In practice, the components are mixed just prior to use and it will be assumed that any of the well known systems for mixing such components can be utilized. For example, it is well known to contain one of the components in a frangible capsule or container within the main container elongated flexible member that is fractured just prior to use to bring the components into contact and cause illumination. In the interest of simplicity, such an arrangement has not been illustrated and forms no part of the present invention.
If desired, different mixes may be utilized in different elongated flexible members to provide different colors, for example. The configuration and numbers of the elongated flexible members employed in the embodiment under discussion can be varied at the will of the operator to achieve different configurations and effects. Use of two elongated flexible members, each of which projects through two openings 16, is for purposes of illustration only.
Rotatable support 10 is mounted on an elongated structural element 26 which in the form illustrated comprises a wire which is wrapped about itself to form a helical outer surface. The wire is suitably formed of metal and is of sufficient gauge to provide strength and rigidity to the elongated structural element 26.
Element 26 passes through hole 12 in the rotatable support. Positioned above the rotatable support 10 and about the elongated structural element 26 is a member 28 which cooperates with the elongated structural element and the rotatable support to impart rotational movement to the rotatable support when the rotatable support is moved axially relative to the elongated structural element.
Member 28 includes a slit 30 which generally conforms to the cross-section of elongated structural element 26 so that the member 28 is forced to rotate when it is pushed along the elongated structural element. Such rotational movement is imparted to the rotatable support due to the frictional engagement between the member 28 at the distal ends thereof with the upper surface of the rotatable support. Such frictional engagement will be maintained when the rotatable support is pushed upwardly along with the member 28 relative to the elongated structural element. This is accomplished by means of a tubular-shaped pusher element 36 deployed about elongated structural element 26 and under rotatable support 10. Mechanisms of this general type have been employed in the past to rotate various types of structure including toys incorporating a rotatable member. The precise mechanism to impart rotational movement to the rotatable support 10 is not critical insofar as the present invention is concerned and any suitable means may be utilized for such purpose. For example, rotation may be effected by a motor.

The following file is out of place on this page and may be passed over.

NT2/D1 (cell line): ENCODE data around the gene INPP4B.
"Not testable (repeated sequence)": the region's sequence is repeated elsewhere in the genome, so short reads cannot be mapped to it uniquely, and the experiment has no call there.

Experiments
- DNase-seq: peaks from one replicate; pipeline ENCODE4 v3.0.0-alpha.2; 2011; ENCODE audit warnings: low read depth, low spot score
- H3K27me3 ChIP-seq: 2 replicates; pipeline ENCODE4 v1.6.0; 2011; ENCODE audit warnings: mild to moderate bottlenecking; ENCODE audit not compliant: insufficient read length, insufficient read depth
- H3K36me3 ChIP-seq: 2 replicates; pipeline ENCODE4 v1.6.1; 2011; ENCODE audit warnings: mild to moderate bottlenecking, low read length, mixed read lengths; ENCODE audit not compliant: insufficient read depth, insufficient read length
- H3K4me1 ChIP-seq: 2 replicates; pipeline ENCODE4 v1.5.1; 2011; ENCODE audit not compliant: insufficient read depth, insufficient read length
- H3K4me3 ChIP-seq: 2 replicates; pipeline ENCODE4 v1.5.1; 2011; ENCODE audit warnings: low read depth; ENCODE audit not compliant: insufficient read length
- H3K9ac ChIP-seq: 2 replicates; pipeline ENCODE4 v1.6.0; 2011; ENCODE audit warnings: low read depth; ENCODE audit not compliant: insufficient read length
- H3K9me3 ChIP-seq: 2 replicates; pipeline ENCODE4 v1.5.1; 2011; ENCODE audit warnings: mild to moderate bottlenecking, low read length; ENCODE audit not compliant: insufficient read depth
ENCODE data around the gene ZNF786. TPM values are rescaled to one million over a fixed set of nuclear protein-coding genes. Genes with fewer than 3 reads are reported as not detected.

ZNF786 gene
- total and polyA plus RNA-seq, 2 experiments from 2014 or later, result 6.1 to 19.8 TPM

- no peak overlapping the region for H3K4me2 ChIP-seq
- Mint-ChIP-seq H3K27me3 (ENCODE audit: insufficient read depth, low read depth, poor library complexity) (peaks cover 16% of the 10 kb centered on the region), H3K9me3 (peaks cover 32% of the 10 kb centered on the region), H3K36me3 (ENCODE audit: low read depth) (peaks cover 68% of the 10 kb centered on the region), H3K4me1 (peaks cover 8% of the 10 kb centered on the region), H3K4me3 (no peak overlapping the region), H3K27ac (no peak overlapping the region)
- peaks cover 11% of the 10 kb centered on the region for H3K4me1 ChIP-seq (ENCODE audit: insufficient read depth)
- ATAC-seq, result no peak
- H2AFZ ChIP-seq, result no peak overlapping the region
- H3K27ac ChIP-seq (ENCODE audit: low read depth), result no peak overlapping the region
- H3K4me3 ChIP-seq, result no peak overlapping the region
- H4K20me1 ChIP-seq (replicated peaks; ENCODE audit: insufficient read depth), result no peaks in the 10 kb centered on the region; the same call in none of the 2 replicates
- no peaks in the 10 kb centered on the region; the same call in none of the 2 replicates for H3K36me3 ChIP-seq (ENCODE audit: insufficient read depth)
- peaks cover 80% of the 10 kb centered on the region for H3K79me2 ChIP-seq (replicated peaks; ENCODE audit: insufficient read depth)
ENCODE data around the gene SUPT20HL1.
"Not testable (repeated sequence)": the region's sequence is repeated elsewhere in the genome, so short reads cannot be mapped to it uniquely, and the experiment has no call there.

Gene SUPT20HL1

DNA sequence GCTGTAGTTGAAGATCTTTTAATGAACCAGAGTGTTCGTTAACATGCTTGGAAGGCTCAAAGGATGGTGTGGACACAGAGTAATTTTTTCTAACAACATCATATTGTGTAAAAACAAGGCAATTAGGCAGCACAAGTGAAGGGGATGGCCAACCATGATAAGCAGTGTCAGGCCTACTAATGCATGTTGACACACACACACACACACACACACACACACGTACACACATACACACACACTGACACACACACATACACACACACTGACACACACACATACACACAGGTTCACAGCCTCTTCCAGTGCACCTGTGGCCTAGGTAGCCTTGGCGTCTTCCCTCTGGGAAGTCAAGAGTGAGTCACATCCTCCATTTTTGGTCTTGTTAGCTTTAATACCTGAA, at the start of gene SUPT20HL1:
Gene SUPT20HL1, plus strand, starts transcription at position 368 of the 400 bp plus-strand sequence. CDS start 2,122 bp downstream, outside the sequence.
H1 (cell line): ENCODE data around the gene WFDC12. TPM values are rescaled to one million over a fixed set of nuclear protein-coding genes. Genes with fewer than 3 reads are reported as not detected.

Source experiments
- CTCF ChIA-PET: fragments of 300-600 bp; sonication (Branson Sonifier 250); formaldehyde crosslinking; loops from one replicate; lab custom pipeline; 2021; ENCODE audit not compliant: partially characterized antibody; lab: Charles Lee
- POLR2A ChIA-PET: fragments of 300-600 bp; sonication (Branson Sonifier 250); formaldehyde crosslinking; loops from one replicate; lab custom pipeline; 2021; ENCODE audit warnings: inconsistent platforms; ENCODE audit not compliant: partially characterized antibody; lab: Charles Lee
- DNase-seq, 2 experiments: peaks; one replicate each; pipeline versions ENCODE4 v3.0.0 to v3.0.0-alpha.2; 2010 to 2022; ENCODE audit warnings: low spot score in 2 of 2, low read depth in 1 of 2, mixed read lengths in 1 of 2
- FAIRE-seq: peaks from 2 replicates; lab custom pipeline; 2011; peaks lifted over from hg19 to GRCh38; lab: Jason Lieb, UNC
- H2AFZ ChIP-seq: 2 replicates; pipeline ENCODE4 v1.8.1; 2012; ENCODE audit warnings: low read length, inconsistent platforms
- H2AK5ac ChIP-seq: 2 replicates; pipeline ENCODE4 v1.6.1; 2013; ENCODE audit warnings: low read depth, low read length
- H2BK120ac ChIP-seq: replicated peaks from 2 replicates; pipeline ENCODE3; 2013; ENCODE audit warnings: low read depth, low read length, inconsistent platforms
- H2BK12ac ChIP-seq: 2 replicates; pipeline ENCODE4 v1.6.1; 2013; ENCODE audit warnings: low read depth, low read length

A flat washer 40 is disposed between the pusher member 36 and the rotatable support and spherical-shaped washers 42 are disposed about the elongated structural element 26 above member 28. A knob 44 is also shown disposed between the lower loop or handle 46 of the elongated structural element 26 and the pusher member. The washers and knob provide a pleasing appearance, and in some measure at least the washers 40, 42 help to promote spinning of the rotatable support and member 28 by preventing direct engagement between some of the rotating structural elements and fixed structural elements of the device.
FIG. 3 shows the condition of the apparatus at the time an individual first exerts an upwardly directed force on pusher member 36. This force will cause the rotatable support and the elongated flexible members carried thereby to move along the elongated structural element 26 away from handle 46 thereof. Interaction between the member 28 and the elongated structural element will cause the member 28 and the rotatable support 10 frictionally engaged thereby to rotate as shown in FIG. 4. This will cause centrifugal forces to act upon the elongated flexible members 20 and cause the outer ends thereof to move outwardly as shown in FIG. 5. Furthermore, the portions of the elongated flexible members above the rotatable support will flex under the centrifugal forces applied thereto and change the shapes of the arches thereof. Thus, an interesting variable light display which changes as the rotational speed changes is provided. Rotation of the rotatable support 10 also agitates and contributes to the mixing of the chemiluminescent liquid material within the closed interiors of members 20 to increase their effectiveness and enhance the illumination effect. The elongated flexible members will revert back to their original configurations when rotation stops.
Additional variation in the light display can be provided by the operator changing the configurations of the elongated flexible members relative to the rotatable support between spinning. Frictional engagement between the rotatable support and the elongated flexible members will maintain such relationship until readjustment by the user.
FIG. 8 illustrates another embodiment of the invention wherein the rotatable support is in the form of a hollow sphere 50 having a plurality of openings 16 spaced from each other and from the rotational axis of the sphere 50 about elongated structural element 26. In the embodiment disclosed in FIG. 8, three elongated flexible members 20 have the ends thereof projecting through two spaced openings 16 and into the hollow interior of sphere 50. The portions of the elongated flexible members external of the sphere 50 are bowed and form arches which change shapes as the sphere is rotated in a manner described above with respect to the first embodiment of the invention.
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|U.S. Classification||446/219, 446/241, 362/34, 362/35, 40/433|
|International Classification||A63H1/24, A63H1/06, A63H33/18, F21K2/06, F21V21/30, G09F13/02|
|Cooperative Classification||A63H1/06, G09F13/02, A63H1/24, F21V21/30, A63H33/18, F21K2/06|
|European Classification||A63H1/24, A63H33/18, G09F13/02, F21K2/06, A63H1/06, F21V21/30|
|Oct 3, 2000||REMI||Maintenance fee reminder mailed|
|Nov 8, 2000||FPAY||Fee payment|
Year of fee payment: 4
|Nov 8, 2000||SULP||Surcharge for late payment|
|Sep 29, 2004||REMI||Maintenance fee reminder mailed|
|Mar 11, 2005||LAPS||Lapse for failure to pay maintenance fees|
|May 10, 2005||FP||Expired due to failure to pay maintenance fee|
Effective date: 20050311